Saturday, April 25, 2015

The Dibnys were terrible people and your memories of them are false

"Oh, the poor sainted Dibnys! How fun and innocent they were and how much we all loved them!"

How often have I heard someone say this about the Elongated Man and his wife, Sue?

Look; no one likes what Brad Meltzer did in Identity Crisis, and, yes it was a tawdry, pointless tarnishing of the Silver and Bronze Ages in a tasteless, muddled attempt to make the comics of our childhood seem more adult and less embarrassing, with an incoherent, unsolvable "mystery".  

On the other hand. it did give us this:


Ah, Jean; always so radiant.  Like plutonium.

Never look back, Jean; never look back.


But, somehow, the backlash against Identity Crisis has retroactively bleached the Dibny's into the symbols of comic book fun and niceness.  And people who don't know any better just keep parroting that as some sort of Given Fact of Continuity.

Well... I call bullshit.  

Most of the people who talk like that about the Dibny's haven't actually ever read one of their stories. Those who have, haven't done so since they were kids.  

Okay, sure, Ralph fought crime and Sue, well, she put up with Ralph.  But weren't anybody you'd want to know. Ralph was a fame-hungry gold-digger and Sue was a self-centered debutante.  Here's a prime example of the fun-filled Dibnys....


The Dibnys take vacation somewhere no one knows them and then are disappointed that no one knows them.


"Why read the paper if I'm not in it?"
Thank god these two died before Facebook and Twitter.

Then Sue has a paper-shredding conniption because she's not one of THE TEN MOST ADMIRED WOMEN IN AMERICA.  Why would anyone admire you, Sue? You married the Elongated Man.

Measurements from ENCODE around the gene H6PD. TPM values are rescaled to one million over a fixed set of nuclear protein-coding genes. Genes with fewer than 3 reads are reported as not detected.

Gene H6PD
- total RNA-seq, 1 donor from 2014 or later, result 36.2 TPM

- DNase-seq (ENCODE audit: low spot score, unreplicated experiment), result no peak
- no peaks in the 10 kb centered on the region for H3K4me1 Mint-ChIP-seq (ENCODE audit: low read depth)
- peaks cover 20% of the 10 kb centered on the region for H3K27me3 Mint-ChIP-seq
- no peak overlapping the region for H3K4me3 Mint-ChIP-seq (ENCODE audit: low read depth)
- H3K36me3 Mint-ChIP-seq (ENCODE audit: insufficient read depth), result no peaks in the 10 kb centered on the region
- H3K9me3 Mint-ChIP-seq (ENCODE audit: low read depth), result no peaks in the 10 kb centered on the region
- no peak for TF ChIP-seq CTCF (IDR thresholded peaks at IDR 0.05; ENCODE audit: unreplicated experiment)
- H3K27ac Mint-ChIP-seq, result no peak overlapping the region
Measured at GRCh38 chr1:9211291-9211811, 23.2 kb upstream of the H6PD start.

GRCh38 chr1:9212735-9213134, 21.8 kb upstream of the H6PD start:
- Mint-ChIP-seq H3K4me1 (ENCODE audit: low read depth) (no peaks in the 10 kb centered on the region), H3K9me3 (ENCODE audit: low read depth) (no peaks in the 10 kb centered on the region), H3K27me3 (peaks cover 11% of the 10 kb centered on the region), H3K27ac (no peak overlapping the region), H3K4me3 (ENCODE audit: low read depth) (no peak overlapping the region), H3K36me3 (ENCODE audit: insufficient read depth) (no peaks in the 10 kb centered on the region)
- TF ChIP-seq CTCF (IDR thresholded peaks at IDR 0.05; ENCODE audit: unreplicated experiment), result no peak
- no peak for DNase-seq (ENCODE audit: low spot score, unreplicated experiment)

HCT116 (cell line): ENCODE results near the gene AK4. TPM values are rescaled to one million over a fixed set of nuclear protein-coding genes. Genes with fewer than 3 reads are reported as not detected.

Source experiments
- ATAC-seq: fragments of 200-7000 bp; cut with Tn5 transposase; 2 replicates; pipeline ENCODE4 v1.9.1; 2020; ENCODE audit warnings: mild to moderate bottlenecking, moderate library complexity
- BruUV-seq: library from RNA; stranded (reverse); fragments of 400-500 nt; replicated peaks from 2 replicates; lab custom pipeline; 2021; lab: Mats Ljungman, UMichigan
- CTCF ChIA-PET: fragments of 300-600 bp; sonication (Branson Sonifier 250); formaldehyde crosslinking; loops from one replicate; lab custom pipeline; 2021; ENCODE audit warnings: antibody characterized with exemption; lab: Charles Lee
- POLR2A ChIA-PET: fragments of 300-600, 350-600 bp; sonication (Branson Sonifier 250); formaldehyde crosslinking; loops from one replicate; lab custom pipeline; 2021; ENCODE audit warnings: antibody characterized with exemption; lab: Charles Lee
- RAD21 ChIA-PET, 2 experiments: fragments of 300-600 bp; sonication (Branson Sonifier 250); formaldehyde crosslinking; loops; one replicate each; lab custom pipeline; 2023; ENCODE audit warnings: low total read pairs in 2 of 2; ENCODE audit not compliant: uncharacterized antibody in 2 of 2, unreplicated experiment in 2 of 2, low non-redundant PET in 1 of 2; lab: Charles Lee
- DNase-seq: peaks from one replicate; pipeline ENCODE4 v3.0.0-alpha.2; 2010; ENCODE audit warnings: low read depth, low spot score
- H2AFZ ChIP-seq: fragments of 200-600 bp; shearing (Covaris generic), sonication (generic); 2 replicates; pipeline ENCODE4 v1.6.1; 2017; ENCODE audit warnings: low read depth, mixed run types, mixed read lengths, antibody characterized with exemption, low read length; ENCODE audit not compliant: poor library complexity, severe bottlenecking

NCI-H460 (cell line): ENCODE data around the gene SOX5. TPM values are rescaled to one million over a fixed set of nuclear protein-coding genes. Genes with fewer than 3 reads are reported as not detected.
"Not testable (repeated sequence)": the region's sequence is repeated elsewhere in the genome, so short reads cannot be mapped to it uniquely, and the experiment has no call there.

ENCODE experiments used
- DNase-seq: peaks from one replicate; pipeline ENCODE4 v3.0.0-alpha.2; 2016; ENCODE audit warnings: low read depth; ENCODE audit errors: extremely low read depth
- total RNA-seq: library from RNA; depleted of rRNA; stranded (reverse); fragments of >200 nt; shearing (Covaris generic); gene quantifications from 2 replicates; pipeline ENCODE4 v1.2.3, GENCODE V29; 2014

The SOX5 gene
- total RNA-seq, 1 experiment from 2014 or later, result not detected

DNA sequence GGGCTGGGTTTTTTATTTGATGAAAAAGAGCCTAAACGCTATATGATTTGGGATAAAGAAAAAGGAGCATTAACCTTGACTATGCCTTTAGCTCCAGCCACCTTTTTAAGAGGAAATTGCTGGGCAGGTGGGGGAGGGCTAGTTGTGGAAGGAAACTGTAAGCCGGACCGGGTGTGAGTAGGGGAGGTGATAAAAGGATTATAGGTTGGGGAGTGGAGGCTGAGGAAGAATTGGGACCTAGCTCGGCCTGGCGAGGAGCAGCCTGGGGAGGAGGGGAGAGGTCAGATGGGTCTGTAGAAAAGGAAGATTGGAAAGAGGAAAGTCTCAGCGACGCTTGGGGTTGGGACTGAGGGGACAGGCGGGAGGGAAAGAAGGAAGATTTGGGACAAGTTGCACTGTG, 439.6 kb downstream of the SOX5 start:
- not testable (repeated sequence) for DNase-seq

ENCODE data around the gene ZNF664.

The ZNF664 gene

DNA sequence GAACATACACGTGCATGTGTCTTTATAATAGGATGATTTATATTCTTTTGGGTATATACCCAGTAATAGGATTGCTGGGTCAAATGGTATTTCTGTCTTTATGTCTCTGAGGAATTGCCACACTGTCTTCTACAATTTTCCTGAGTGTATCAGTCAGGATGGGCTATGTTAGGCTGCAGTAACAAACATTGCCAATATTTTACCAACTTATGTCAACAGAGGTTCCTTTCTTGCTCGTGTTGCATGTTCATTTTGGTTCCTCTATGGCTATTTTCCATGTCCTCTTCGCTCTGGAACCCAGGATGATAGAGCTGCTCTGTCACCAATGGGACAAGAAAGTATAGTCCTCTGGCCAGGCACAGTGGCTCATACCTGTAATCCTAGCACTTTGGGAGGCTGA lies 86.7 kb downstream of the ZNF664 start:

"Never been so humiliated in your life"?!
Don't be ridiculous, Sue: You married the Elongated Man!

Ralph's only thought it, "Well, it's a pity you can't be more like ME, dear!" He can't even be bothered to cough up a "Oh, honey, I think you're MUCH prettier than Bella Abzug!"  


Although nobody rocked a high hat like Abzug.

Then Sue hulks out, because Sue is a crazy person.


Let's see Bella Abzug do THAT.

Why isn't there a Convergence issue where Sue Dibny and Jean Loring have taken over a domed city by simply killing everyone in it, one by one?  I'd read that. Repeatedly.

Ralph, being the jerk that he is, abandons his bridezilla to her envy-rage with a condescending PEK, because apparently Sue does this all the time, and he'll just buy her something later.


"I'll pick up a dozen American beauty roses and---charge them to Sue, because she's the one with all the money."

The Dibnys were terrible people and your memories of them are false.

18 comments:

CobraMisfit said...

L'Escargot.

'Nuff said.

John said...

Finally, someone else noticed. I never liked either of them in any incarnation. I still don't understand how he got into the JLA ("he was invited") and couldn't stand the later JLE years when they kept trying to cram the couple down our throats.